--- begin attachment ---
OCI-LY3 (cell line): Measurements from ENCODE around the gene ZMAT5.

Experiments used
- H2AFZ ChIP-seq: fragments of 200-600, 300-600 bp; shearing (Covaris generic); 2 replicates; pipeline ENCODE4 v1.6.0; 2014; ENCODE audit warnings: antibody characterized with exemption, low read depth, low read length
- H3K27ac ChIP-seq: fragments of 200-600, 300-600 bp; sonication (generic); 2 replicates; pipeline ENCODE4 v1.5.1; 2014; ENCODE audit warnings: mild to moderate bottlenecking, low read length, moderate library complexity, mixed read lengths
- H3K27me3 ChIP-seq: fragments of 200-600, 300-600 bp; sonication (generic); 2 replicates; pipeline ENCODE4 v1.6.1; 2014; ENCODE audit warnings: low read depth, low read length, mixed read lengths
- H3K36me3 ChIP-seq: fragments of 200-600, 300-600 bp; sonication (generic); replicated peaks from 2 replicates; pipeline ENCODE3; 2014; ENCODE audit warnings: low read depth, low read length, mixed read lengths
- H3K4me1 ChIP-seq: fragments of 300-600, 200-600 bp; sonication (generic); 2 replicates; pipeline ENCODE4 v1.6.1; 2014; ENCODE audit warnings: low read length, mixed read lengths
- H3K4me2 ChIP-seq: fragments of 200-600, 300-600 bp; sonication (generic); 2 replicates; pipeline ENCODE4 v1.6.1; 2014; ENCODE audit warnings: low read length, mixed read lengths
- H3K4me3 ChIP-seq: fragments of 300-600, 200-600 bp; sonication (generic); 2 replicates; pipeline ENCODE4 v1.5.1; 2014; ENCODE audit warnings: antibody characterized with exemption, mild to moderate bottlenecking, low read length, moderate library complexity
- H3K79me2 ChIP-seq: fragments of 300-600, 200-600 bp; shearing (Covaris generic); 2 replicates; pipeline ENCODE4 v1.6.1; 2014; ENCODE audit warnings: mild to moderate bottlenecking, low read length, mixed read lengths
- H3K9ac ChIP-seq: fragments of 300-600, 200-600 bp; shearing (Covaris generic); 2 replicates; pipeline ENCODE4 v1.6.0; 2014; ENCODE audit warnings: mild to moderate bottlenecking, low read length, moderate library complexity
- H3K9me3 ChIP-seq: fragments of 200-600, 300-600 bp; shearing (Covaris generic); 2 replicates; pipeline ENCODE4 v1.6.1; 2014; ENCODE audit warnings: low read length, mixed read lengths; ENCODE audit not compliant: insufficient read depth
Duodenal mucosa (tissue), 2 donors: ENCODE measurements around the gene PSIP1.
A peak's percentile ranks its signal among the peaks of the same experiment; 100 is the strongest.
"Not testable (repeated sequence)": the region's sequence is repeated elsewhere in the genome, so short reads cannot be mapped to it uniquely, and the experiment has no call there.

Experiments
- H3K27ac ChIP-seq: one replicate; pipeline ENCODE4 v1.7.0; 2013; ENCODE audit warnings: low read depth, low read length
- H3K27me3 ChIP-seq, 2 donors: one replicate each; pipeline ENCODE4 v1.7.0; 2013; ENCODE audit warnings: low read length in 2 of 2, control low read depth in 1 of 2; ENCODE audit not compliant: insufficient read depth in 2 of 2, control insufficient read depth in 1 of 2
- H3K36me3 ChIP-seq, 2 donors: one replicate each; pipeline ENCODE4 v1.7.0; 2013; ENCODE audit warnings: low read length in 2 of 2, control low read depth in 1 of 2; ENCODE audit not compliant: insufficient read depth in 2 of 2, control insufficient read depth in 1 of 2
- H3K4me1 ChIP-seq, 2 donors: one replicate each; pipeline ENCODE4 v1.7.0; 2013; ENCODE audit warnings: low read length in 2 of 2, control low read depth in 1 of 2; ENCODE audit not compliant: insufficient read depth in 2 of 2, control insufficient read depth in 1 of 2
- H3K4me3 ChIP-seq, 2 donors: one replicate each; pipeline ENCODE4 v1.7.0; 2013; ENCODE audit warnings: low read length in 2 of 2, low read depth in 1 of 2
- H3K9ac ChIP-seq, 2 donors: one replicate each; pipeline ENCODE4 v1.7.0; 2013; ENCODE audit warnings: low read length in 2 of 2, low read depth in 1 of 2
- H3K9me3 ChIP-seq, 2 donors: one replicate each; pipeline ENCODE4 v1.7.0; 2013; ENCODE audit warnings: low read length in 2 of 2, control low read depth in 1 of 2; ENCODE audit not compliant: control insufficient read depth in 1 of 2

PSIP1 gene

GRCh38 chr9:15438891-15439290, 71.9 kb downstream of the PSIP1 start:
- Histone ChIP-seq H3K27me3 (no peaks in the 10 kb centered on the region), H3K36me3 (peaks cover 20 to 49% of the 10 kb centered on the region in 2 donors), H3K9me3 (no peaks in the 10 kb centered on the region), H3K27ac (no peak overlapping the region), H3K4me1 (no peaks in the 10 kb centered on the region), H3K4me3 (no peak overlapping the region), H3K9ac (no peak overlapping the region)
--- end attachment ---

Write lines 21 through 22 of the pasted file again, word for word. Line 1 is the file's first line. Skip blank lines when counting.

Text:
- H3K4me3 ChIP-seq, 2 donors: one replicate each; pipeline ENCODE4 v1.7.0; 2013; ENCODE audit warnings: low read length in 2 of 2, low read depth in 1 of 2
- H3K9ac ChIP-seq, 2 donors: one replicate each; pipeline ENCODE4 v1.7.0; 2013; ENCODE audit warnings: low read length in 2 of 2, low read depth in 1 of 2